Experience of previous infection by a host can lead to the development of immunity. This can either be cellular, conferred by T-lymphocyte sensitization or humoral, from B-lymphocyte response. Immunity can either be acquired or passive.

Acquired (both cellular and humoral) immunity follows an infection or vaccination of attenuated (live or dead) organisms. This will induce the body to develop an immune response in a number of diseases. Immunity is most completely developed against the viral infections and may be permanent. With protozoal infections (e.g. malaria), it is only maintained by repeated attacks of the organism.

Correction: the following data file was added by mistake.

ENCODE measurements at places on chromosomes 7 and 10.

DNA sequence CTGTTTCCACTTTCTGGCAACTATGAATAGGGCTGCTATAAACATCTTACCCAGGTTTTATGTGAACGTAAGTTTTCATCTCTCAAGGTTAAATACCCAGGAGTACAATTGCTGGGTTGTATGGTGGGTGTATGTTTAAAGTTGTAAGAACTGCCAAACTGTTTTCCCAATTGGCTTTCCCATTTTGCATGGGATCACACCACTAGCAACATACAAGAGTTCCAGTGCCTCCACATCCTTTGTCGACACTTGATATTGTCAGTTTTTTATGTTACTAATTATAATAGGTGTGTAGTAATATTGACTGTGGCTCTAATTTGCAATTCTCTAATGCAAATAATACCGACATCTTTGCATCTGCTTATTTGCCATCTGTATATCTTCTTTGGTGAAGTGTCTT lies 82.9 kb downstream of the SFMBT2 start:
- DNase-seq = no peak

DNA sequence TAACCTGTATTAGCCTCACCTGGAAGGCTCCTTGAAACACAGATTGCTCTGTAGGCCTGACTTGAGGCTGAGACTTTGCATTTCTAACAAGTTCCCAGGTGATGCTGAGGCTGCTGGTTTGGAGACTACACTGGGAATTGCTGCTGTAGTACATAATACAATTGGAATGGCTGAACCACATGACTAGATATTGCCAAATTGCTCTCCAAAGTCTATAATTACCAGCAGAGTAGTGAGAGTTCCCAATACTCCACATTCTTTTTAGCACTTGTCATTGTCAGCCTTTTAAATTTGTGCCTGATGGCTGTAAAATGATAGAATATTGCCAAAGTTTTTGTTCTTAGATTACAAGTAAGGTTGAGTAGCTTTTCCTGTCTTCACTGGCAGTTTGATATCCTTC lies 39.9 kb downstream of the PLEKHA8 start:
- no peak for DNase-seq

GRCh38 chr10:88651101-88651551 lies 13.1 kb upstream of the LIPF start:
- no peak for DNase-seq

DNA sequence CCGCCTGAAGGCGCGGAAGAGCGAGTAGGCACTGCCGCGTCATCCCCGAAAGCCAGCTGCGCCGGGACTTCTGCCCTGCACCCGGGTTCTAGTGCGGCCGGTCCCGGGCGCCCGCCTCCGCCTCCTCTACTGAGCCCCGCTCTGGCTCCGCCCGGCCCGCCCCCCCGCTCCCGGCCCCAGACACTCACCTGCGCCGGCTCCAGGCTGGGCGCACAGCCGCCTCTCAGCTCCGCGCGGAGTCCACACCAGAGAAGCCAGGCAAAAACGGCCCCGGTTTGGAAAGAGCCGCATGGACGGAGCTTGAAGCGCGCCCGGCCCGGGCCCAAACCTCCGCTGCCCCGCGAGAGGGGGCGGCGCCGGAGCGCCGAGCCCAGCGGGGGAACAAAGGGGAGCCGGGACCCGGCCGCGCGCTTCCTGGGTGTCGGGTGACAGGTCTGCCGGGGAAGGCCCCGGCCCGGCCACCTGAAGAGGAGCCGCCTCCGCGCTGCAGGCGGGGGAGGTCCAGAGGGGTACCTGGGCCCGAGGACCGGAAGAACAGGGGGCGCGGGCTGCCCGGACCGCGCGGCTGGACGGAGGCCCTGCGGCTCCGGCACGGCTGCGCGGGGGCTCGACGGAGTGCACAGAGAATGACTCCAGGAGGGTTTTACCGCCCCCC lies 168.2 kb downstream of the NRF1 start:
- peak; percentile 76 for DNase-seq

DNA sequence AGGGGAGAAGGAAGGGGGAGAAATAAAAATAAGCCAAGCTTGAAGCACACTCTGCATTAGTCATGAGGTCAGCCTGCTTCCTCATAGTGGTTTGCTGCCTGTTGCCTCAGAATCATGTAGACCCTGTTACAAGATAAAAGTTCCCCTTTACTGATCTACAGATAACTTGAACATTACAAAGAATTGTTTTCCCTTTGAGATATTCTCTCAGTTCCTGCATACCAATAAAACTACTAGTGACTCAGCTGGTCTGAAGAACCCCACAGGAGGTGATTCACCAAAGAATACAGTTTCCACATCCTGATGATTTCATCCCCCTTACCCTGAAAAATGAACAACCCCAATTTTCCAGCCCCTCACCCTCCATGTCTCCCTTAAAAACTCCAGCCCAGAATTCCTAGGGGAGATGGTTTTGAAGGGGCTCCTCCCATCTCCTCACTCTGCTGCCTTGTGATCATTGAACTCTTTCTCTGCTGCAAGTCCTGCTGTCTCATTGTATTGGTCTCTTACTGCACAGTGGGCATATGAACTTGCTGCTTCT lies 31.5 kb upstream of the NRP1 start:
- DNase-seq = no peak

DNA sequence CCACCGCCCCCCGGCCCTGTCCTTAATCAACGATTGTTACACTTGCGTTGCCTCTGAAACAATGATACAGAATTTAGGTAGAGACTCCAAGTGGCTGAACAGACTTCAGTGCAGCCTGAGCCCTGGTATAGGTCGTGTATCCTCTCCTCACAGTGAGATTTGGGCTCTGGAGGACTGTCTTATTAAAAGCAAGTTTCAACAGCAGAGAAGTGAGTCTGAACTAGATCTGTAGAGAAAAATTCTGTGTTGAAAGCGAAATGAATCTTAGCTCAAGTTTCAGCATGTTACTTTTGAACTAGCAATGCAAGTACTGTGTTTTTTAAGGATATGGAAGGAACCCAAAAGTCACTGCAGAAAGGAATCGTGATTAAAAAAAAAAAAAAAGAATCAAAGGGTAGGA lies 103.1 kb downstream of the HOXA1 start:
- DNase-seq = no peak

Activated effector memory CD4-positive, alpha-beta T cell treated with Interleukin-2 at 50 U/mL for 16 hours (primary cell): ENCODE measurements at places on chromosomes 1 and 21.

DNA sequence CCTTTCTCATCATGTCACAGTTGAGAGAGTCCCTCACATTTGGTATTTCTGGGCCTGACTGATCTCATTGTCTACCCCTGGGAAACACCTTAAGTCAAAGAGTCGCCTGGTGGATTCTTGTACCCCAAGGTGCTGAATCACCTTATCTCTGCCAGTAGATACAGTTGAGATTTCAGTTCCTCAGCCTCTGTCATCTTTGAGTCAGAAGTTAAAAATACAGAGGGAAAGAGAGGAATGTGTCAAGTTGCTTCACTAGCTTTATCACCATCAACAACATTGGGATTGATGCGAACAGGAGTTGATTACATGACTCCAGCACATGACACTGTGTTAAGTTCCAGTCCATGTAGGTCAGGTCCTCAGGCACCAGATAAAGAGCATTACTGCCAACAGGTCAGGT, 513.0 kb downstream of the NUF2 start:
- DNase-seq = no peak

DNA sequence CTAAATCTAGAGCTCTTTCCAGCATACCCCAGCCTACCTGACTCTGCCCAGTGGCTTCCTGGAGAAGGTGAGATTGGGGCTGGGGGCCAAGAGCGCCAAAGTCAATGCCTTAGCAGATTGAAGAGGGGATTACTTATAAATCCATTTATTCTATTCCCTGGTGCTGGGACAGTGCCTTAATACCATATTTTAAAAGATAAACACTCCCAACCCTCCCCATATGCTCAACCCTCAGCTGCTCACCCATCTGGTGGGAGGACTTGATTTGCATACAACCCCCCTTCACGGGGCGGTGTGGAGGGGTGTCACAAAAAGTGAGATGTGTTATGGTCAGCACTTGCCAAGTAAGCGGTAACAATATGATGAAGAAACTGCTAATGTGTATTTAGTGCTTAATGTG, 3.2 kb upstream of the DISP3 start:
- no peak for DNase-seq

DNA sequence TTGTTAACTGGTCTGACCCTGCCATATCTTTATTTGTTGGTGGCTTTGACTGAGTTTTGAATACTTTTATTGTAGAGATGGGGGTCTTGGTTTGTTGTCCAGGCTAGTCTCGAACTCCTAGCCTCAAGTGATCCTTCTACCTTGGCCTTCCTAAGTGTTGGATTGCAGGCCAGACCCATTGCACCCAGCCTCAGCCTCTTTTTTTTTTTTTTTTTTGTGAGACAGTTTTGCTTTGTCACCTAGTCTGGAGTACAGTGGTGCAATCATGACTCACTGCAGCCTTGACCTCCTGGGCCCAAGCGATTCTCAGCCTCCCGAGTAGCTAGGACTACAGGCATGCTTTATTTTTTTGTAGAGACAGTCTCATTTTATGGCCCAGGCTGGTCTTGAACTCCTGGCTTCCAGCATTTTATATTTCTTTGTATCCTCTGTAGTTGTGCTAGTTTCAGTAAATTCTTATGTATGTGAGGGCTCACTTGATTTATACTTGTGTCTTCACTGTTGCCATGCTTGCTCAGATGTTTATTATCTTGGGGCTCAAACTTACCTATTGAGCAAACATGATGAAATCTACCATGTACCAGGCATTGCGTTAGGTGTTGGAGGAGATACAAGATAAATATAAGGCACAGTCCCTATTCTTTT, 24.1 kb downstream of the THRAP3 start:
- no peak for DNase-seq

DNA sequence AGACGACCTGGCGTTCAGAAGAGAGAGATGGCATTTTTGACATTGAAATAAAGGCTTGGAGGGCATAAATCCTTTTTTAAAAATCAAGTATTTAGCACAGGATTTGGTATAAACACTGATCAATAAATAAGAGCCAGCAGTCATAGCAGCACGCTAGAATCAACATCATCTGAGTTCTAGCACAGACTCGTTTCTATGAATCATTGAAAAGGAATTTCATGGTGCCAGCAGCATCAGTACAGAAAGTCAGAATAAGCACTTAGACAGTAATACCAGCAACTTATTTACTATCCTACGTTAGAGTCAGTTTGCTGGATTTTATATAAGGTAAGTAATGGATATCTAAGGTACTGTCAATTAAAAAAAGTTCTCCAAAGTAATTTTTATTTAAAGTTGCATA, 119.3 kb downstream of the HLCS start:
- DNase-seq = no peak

Passive (humoral only) immunity is the transfer of antibodies from a mother to her child via the placenta. Passive immunity is short lived, as in the protection of the young infant against measles for the first 6 months of life. Passive immunity can also be introduced (e.g. in rabies immune serum).

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